trendsown.png
You’ll see above that fantasy owners are scooping up Dallas Braden and Edgar Renteria by the barrel and dropping Frank Francisco and Mike Napoli quicker than a five-ton weight. Is there any sense to these roster trends?
The season is only a small fraction of the way completed and already we’re all making decisions based on very tiny sample sets. Has Rod Barajas really done anything yet to deserve the love he’s been getting? Quite simply, no.
In evaluating potential roster decisions, it’s best to be mindful not to chase recent history. Any player in baseball can have a lucky week. Sure, it’s possible that the good start is indicative of a trend to come, but we must examine context. One or two weeks doesn’t negate years of mediocrity and shouldn’t change our perceptions significantly.
That’s especially the case when it comes to older players like Barajas or Renteria who shouldn’t be counted upon to have discovered the fountain of youth and grown their skill level well into their 30s. Every once in awhile, a Marco Scutaro will come along; more often, they’ll just tease at a great season near the twilight of their career, before showing true colors.
Exceptions can be made for newfound opportunity, or players who may have been slowed in previous seasons due to exigent circumstances. Hill and Zobrist are both good examples here. In 2007, Hill showed tremendous promise in his third season in the majors before being sidetracked due to a concussion. His breakout last year wasn’t a huge shocker. He was on a good path towards stardom before people forgot about him. Similarly, Zobrist always had promising numbers until he was given the opportunity to strut his abilities with full-time playing time (though the size of his breakout surprised even his biggest fans).
Looking at the chart above, we may have similar hope for C.J. Wilson, who has flashed skills in prior years and has now been giving a new opportunity in the Rangers’ starting rotation. The same is true for Kelly Johnson, who has long been projected for a breakout and now gets opportunity in the hitter-friendly confines of Chase Field in Arizona.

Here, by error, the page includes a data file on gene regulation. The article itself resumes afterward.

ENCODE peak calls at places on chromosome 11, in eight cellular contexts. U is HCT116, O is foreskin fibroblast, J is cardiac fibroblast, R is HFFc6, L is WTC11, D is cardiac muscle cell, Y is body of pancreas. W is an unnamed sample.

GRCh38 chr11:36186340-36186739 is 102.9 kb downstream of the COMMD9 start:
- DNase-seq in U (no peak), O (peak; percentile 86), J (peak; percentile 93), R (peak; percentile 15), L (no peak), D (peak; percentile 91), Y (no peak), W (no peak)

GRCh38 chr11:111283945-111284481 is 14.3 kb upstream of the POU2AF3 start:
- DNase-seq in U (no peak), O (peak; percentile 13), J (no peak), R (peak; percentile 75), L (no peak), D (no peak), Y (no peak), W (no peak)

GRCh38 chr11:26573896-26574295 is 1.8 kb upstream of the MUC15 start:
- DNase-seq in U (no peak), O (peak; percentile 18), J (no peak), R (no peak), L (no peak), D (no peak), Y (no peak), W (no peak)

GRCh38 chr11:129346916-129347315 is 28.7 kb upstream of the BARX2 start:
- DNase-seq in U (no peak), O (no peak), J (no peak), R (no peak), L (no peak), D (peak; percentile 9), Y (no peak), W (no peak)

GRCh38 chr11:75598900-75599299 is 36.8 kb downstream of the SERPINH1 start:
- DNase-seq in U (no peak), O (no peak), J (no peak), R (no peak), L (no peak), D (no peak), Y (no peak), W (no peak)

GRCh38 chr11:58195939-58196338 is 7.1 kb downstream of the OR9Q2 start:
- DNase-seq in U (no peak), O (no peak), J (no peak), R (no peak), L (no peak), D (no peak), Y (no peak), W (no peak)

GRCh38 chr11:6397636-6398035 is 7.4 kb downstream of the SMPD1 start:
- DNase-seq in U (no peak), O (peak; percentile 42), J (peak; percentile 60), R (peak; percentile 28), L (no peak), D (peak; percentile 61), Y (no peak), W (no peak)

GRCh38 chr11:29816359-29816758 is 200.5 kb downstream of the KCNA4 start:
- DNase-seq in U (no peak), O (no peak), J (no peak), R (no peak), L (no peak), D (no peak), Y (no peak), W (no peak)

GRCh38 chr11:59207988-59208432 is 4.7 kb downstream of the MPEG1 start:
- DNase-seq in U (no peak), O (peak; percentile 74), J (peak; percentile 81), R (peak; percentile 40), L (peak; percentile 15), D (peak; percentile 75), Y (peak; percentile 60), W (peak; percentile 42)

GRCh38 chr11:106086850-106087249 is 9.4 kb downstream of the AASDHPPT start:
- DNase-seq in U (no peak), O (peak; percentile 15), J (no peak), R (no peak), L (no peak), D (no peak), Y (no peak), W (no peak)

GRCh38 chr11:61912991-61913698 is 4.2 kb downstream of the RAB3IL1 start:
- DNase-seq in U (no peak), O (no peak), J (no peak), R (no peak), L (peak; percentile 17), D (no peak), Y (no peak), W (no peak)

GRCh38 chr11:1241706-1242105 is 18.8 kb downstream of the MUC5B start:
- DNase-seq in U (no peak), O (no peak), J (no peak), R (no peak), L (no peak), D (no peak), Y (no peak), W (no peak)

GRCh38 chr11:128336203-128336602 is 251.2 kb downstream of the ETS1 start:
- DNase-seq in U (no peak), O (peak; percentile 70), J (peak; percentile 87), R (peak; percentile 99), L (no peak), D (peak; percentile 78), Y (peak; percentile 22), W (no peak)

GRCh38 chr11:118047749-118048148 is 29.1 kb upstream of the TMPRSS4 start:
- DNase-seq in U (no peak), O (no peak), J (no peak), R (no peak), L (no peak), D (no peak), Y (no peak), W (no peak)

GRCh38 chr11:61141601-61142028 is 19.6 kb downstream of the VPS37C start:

But please don’t count on a breakout from Juan Uribe. And don’t give up too quickly on Mike Napoli, despite the buzz that he’s losing playing time. In a few weeks, the law of averages will catch up for both those with talent and those who have proven time and time again that they aren’t worthy of our consideration. Hopefully, in the interim, owners aren’t hit with the double whammy of curses — seduced by the hot start, and reluctant to cut bait at what still appears to be a respectable stat line.
For more on C.J. Wilson, Kelly Johnson, and other breakout candidates, check out Bloomberg Sports’ fantasy kits.

C.J. Wilson’s Potential Move To The Rangers’ Rotation

By Tommy Rancel

Spring Training marks a period of experimentation. With a month of meaningless games to fill, it’s the perfect time to try things that you would never think of once Opening Day arrives. Most experiments go nowhere and end in mid-March. Occasionally one will work, such as last season’s move of Skip Schumaker from the outfield to second base for the St. Louis Cardinals.

The Texas Rangers are doing some experimentation of their own by giving set-up man and former closer C.J. Wilson a chance to compete for a rotation spot. In recent seasons we’ve seen Adam WainwrightRyan Dempster, and Braden Looper make successful moves from reliever to starter – albeit to differing degrees.

It was not too long ago when Wilson was the Rangers’ closer. After solid numbers in 2007 (66 games, 3.02 ERA, 12 saves), Rangers Manager Ron Washington tapped the lefty as the team’s bullpen stopper in 2008. However, things didn’t go according to plan. In 2008, Wilson saved 24 games, but finished with a dismal 6.02 ERA in 50 games.

The biggest difference between the two seasons was a disparity in home runs. After allowing just four homers in 68.1 innings in 2007, Wilson gave up eight in just 46.1 innings in 2008. 

The huge jump can be explained by a ridiculously high home run-to-fly ball rate (HR/FB). For his career, Wilson owns a HR/FB rate of 12.6%. But in 2008, his HR/FB skyrocketed to 16.8%, up from 2007 levels, when batters hit home runs on 8.2% of the flyballs hit off Wilson. 

Wilson benefited from regression last year, when his HR/FB dropped to a career-low 6.3%, in the process lowered his home runs allowed per nine innings rate (HR/9) to 0.37 – also a career best. Filling the set-up role and backup closer role in support of the Rangers’ top closer choice Frank Francisco, Wilson finished the season with 14 saves and set career marks in several categories, including: wins (5), games pitched (74), innings pitched (73.2), strikeouts per nine innings (K/9) (10.26), and ERA (2.81).

Despite the career year out of the bullpen, Wilson is still auditioning for a rotation spot in the Texas Rangers rotation. Why? Because in most cases 150 innings of average starting pitching is more valuable to a team than a 60 good middle relief innings.